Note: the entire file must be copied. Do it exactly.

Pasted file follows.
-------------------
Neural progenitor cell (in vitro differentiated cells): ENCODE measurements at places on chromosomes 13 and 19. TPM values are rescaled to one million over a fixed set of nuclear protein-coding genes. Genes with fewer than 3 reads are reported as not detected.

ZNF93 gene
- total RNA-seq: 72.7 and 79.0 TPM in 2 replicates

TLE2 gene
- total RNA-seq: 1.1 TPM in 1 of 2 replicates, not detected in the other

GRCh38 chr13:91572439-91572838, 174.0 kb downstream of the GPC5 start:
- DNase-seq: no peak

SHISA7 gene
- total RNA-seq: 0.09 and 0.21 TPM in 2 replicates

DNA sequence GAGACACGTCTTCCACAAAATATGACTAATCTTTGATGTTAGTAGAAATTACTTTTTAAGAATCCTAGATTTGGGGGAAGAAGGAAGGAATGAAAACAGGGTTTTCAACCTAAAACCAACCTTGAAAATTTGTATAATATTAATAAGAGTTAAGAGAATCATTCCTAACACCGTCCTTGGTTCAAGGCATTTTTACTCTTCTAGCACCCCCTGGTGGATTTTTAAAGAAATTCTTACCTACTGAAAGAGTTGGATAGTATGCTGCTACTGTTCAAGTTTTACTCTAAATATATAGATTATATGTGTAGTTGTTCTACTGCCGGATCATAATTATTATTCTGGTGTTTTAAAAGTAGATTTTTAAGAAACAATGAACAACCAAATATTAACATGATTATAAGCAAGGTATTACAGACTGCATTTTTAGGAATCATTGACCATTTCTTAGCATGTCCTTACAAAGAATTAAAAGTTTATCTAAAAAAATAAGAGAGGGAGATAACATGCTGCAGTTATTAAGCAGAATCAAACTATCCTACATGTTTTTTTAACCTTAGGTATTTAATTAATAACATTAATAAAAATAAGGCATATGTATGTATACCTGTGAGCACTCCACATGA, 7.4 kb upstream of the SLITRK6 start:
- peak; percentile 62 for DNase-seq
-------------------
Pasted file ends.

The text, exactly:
Neural progenitor cell (in vitro differentiated cells): ENCODE measurements at places on chromosomes 13 and 19. TPM values are rescaled to one million over a fixed set of nuclear protein-coding genes. Genes with fewer than 3 reads are reported as not detected.

ZNF93 gene
- total RNA-seq: 72.7 and 79.0 TPM in 2 replicates

TLE2 gene
- total RNA-seq: 1.1 TPM in 1 of 2 replicates, not detected in the other

GRCh38 chr13:91572439-91572838, 174.0 kb downstream of the GPC5 start:
- DNase-seq: no peak

SHISA7 gene
- total RNA-seq: 0.09 and 0.21 TPM in 2 replicates

DNA sequence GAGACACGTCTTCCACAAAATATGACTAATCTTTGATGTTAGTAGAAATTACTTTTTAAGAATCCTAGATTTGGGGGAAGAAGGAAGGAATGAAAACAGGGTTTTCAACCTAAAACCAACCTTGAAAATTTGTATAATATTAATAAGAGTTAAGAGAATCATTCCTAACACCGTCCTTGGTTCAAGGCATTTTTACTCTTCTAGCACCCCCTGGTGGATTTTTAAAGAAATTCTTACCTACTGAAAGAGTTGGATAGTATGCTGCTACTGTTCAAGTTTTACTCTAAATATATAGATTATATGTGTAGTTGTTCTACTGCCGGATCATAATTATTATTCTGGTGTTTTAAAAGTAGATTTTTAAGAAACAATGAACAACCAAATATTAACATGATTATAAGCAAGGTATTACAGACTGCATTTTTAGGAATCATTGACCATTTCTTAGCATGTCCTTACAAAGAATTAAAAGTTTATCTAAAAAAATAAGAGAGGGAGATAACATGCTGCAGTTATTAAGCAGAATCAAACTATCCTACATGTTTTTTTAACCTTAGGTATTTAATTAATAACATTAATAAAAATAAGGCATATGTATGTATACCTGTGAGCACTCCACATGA, 7.4 kb upstream of the SLITRK6 start:
- peak; percentile 62 for DNase-seq